Meander through the eerie maze of underground burial chambers in the Tomb of the Kings. Parts of the subterranean crypt were used by the Romans and the Ptolemaics before them. The site dates back as far as the fourth century B.C. Aristocrats and other important members of society were buried in the tomb, which takes its name from its regal appearance.
Explore the intricate network of tombs to appreciate the columns, arches, staircases and elegant designs that have been built into the rock. Meditate on the site’s intriguing past while listening to the soothing sound of the sea’s waves. Enjoy panoramic views of the city’s surrounding mountains and the Mediterranean Sea.
Walk down a set of steps into a subterranean hall full of individual rooms lined with tombs. Initially, bodies were laid to rest with lavish items, such as jewellery, but the graves were looted over the years.Walk through the dark, spooky tunnels below the earth and note how these graves for the dead look like houses for the living. This is thought to have derived from the traditions of the Ancient Egyptians. Explore the seven numbered tombs on the site. Pottery and other artworks were made in the spacious atrium now designated as “number 3.”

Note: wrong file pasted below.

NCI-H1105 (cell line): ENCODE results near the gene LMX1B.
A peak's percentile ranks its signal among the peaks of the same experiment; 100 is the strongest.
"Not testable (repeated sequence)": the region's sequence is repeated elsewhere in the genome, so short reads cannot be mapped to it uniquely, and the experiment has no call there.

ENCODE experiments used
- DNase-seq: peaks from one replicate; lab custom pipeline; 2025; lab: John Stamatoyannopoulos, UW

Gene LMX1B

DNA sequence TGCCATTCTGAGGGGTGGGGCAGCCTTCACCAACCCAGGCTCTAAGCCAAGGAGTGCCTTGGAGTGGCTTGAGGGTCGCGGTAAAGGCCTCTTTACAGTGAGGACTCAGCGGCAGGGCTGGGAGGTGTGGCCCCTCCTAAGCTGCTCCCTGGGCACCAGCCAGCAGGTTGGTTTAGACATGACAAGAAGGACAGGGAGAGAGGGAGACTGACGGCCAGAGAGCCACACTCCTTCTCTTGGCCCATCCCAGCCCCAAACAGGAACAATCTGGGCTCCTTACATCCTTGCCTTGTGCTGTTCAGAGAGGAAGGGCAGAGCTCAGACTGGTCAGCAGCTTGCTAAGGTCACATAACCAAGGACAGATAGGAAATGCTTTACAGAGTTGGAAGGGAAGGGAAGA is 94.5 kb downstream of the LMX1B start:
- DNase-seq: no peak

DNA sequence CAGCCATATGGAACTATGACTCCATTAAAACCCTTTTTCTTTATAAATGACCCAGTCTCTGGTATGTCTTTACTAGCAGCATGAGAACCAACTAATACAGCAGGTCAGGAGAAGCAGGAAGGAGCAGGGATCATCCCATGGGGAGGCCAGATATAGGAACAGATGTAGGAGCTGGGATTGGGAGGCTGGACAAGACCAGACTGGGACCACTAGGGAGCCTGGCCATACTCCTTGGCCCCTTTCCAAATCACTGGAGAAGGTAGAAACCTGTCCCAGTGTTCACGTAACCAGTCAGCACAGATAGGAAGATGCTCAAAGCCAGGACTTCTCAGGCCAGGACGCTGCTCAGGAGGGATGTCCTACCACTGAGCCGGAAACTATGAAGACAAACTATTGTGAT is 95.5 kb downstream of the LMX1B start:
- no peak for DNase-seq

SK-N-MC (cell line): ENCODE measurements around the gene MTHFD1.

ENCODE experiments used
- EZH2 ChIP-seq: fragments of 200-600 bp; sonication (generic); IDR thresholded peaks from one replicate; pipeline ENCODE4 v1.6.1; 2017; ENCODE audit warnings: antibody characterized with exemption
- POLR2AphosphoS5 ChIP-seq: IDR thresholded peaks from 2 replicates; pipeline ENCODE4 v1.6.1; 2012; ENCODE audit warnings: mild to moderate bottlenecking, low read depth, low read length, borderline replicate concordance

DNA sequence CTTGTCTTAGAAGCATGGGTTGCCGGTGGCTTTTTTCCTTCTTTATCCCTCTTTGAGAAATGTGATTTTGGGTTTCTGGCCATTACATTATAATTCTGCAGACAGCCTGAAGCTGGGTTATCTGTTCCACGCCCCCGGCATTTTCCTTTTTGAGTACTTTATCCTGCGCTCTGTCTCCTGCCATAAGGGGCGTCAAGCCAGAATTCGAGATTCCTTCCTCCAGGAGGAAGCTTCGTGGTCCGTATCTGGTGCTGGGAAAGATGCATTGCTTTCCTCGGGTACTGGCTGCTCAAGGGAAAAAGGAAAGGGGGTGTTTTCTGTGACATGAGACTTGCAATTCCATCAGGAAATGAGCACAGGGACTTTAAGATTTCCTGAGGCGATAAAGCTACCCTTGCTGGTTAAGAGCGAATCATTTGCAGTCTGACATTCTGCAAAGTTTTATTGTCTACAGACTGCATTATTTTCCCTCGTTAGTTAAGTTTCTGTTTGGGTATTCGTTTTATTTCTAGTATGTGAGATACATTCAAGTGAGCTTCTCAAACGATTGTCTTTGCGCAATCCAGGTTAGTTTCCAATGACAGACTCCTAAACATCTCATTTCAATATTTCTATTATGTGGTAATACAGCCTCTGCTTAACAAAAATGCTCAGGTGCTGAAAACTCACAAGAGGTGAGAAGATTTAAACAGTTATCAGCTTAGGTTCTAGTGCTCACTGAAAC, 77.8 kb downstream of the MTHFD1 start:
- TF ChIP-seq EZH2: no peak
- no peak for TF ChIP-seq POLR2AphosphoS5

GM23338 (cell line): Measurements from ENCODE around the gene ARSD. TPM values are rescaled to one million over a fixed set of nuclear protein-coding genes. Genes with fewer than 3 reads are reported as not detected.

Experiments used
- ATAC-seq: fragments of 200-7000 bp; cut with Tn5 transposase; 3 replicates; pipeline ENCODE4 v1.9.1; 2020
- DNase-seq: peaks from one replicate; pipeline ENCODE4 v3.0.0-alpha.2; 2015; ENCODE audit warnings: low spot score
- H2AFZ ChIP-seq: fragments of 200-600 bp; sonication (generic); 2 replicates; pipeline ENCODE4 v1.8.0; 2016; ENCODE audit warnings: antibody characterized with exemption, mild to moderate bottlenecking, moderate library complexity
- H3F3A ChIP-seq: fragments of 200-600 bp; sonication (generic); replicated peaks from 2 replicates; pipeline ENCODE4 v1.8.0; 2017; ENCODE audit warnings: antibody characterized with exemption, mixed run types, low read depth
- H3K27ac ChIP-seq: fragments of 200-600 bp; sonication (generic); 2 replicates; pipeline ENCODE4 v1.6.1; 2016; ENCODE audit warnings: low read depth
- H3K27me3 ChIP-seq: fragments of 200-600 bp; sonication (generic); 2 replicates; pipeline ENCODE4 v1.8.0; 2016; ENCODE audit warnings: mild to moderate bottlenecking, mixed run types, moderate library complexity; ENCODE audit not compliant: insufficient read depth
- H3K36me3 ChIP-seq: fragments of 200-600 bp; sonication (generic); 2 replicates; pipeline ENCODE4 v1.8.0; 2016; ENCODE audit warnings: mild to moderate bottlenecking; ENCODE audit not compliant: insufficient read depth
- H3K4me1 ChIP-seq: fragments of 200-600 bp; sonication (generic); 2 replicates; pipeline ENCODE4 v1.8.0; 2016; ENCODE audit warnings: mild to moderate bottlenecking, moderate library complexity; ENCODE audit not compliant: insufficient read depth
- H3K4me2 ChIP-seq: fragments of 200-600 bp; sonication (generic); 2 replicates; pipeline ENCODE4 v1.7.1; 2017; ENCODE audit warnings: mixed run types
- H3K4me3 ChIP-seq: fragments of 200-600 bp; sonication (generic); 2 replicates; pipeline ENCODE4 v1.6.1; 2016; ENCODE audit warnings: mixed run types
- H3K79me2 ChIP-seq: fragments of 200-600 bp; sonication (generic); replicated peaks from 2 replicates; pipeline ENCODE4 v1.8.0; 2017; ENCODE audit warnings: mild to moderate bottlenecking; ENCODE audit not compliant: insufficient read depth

Learn about the catacombs’ fascinating past. After the rule of Ptolemaic and Roman dynasties, early Christians built a chapel into the crypt before certain tombs were converted to workplaces and homes in the Middle Ages. Archaeologists began excavations in 1977 and are still continuing.
Visitors can enter daily between morning and evening for a small admission cost. Make sure to bring enough water to last the afternoon in the heat.
The Tomb of the Kings is located next to the coast, 2 miles (3.2 kilometres) west of the centre of Paphos. Take a bus to a stop on the road of the same name as the historic landmark. Lighthouse Beach, Paphos Archaeological Park and Paphos Harbour are just south of the site.